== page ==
Monday, January 17, 2011
Wednesday, January 5, 2011
To children, all machines, whether weights or cardio, look like they'd be fun to explore. Babies can get trapped in between the different elements of a piece of equipment and injure themselves in the process.
More than 8,700 children under the age of 5 suffer injuries due to fitness equipment every year. The biggest culprits are treadmills along with stationary bikes and stair-climbers—and most injuries involve the power cord.
Most fitness equipment poses some risk. For example:
- Weights can be dropped and cause bruising or even broken bones.
- Pulley types of equipment or machines with adjustable pieces can fall, become dislodged, or entangle or crush little fingers.
- Electronic pieces like treadmills and bikes carry the obvious danger of catching a limb within the moving wheels or belts, and the risk of electrocution or strangulation if a child plays with the cord.
- Jump ropes can get looped around a child's neck.
- Any equipment that can be turned on accidentally or that has moving parts can injure a baby or toddler.
- Infants and toddlers can use moving parts like bike pedals and elliptical footplates to try to lift themselves up from a crawling position to a standing position. If the parts move, kids can lose their balance and fall, injuring themselves.
Before you set a home gym, think about injury prevention… putting the equipment away, unplugging, and stowing after use.
- The safest gym isn't accessible to a child; however, this isn’t always possible or practical.
- If your kids have to be in the room while you're working out, they need to be safely out of harm's way. Babies can sit in a carrier seat or swing. Stationary play stations and playpens are great ideas, as long as your kid hasn't figured out how to get out.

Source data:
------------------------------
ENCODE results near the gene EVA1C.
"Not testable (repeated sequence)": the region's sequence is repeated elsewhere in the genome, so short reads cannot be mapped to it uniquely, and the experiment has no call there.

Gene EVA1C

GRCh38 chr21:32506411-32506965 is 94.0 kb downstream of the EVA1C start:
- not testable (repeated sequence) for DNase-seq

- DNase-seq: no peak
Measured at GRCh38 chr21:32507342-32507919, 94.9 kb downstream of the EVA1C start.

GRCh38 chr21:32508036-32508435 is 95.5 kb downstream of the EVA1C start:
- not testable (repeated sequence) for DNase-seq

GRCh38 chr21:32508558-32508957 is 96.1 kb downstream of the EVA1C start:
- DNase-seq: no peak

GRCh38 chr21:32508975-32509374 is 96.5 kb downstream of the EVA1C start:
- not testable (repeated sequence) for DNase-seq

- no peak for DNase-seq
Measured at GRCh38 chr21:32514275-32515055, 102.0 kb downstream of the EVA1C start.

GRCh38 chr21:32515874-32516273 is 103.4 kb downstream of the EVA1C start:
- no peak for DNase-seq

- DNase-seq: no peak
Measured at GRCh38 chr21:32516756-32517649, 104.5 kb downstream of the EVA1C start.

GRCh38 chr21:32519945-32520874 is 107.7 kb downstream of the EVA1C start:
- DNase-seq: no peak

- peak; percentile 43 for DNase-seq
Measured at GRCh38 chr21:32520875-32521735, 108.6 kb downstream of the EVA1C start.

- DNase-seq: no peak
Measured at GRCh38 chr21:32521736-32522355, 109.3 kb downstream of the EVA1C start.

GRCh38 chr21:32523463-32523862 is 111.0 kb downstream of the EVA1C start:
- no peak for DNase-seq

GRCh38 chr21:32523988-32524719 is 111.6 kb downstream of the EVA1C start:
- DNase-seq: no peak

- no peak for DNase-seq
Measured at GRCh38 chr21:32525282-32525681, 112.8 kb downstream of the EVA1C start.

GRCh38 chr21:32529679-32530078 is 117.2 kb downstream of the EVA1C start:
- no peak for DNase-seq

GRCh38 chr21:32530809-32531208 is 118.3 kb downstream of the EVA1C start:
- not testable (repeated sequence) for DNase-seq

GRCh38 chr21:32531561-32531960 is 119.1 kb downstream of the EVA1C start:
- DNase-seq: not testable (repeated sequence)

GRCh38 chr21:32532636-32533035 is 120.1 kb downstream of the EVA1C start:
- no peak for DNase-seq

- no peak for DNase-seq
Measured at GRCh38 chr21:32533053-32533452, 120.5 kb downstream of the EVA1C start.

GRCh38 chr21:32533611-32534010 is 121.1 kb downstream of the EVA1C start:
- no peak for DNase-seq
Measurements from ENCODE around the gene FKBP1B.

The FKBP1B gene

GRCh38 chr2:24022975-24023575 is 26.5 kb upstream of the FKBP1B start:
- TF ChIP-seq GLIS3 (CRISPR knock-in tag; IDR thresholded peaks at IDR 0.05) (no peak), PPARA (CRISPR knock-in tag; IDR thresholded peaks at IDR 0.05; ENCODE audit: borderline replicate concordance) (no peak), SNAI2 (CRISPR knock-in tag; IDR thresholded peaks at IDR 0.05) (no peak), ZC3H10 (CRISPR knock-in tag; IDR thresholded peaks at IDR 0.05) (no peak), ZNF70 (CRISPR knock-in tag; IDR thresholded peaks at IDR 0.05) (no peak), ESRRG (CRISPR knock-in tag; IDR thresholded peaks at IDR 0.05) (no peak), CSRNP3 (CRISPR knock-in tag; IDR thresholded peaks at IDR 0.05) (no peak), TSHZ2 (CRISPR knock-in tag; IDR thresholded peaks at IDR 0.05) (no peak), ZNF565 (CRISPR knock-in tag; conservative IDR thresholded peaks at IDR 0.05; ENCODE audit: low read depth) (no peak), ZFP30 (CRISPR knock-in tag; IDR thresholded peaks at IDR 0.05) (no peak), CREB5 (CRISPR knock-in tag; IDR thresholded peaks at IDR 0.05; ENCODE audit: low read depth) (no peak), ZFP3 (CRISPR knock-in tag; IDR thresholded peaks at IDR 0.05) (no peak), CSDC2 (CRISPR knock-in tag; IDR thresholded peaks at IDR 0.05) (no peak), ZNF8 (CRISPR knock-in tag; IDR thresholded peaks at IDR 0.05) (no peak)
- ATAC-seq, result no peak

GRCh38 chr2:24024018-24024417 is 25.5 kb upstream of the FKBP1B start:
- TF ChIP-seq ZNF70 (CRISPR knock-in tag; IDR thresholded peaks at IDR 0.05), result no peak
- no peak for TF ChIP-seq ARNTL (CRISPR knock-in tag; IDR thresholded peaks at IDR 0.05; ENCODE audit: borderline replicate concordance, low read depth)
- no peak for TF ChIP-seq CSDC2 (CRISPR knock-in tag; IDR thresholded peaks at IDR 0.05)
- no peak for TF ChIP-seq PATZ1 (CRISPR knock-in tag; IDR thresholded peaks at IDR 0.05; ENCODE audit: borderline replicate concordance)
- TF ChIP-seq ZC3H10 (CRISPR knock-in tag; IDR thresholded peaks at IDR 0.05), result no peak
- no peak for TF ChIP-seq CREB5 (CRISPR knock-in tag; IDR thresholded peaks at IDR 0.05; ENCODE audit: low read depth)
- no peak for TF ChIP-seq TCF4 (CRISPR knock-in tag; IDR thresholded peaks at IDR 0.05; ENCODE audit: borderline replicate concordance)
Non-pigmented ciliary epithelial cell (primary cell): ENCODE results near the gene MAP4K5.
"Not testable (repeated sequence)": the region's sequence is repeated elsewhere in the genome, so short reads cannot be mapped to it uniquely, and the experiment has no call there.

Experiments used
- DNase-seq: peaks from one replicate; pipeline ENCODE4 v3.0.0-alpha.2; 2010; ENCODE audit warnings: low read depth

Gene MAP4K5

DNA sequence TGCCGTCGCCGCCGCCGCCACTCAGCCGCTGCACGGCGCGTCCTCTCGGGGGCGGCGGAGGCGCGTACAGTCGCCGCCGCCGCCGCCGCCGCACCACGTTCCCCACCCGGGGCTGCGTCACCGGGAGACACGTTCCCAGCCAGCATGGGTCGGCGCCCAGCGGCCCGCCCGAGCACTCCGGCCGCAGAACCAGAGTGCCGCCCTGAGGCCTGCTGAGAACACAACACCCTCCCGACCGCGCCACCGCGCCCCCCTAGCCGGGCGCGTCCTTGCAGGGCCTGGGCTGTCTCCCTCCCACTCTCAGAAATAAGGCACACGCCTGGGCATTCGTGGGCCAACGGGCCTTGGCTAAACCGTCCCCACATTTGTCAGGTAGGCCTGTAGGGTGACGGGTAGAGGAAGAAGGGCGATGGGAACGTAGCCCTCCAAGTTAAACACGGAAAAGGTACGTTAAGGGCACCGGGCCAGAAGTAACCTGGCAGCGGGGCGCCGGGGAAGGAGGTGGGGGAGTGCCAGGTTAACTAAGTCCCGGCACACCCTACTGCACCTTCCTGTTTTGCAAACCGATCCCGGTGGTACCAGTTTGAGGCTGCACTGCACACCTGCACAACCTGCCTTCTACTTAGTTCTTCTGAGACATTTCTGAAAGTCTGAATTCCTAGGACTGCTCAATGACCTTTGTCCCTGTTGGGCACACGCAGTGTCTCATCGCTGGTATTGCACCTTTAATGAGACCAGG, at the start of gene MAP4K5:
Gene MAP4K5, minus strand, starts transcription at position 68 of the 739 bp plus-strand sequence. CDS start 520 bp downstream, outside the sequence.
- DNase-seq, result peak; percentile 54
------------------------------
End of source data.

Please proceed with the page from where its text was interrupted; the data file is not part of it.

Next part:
- Put your cardio machines right up against the wall so the power cord is hidden under the machine.
- If you like to watch TV and need it farther away, put a heavy-duty rug on top of the cord so it’s hidden.
After you’re done working out:
- Unplug all electrical equipment, wrap all cords and place them out of reach.
- Fold up and put away equipment when possible. Children are curious and explore everything in their paths. So a folded up Stairmaster pushed against a wall could be pulled on and possibly fall over onto a child.
- Keep the room locked or place a barrier that keeps kids out of it.
- Unplug any machines so they can’t be turned on.
- If you have pulley equipment, weights machines, or universal gyms, put the pin in the highest weight so that it’s impossible for a small child to budge the weights and trap his- or herself.
- Wrap the safety lanyard around the clip and store it in a cup holder or somewhere your child can't grab it. Set the safety to the 'active' position so your child can’t start the machine even if the power is turned on.
Even with all the childproofing in the world, adult supervision is still a must. If you don't let your child use electric appliances like the stove and the washing machine, he or she shouldn't be allowed near exercise equipment.
And remember, there's no better safety measure than supervision!